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China opposes Japanese investment in India’s North East, says no ‘third party’ involvement in ‘disputed’ areas

Reacting sharply to Japan’s plans to step up investment in India’s North-eastern states, China on Friday said that it was opposed to any foreign investment in the “disputed areas” in that region.
Prime Minister Narendra Modi and his Japanese counterpart Shinzo Abe had discussed the possibility of boosting investment from Japan in India’s North East when they met for annual summit-level talks in Gujarat a couple of days ago.
Reacting to the talks between Modi and Abe in this regard, China’s foreign ministry spokesperson Hua Chunying said that the border between India and China has not been totally delimited and that there are disputes on the eastern section of the boundary.
“We are now trying to seek a solution through negotiations that is acceptable to both sides. Under such circumstances, various parties should respect such aspects and any third party should not be involved in our efforts to resolve the disputes,” she added.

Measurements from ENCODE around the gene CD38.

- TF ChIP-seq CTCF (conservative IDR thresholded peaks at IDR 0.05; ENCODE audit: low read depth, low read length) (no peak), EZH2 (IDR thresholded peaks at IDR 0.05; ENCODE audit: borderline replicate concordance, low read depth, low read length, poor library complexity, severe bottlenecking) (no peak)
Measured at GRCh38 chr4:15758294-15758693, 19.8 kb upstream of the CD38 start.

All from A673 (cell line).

Hua Chunying also pointed out that the India-Japan joint statement did not mention China anywhere in the document. She also added that contrary to media reports, she could not find any “innuendoes” in Beijing’s reference in the joint statement.
Playing down that part of the joint statement which called for the countries involved in the South China Sea dispute to resolve the disputes peacefully, Hua Chunying said that the statement only advocated the need for resolving the disputes through dialogue.

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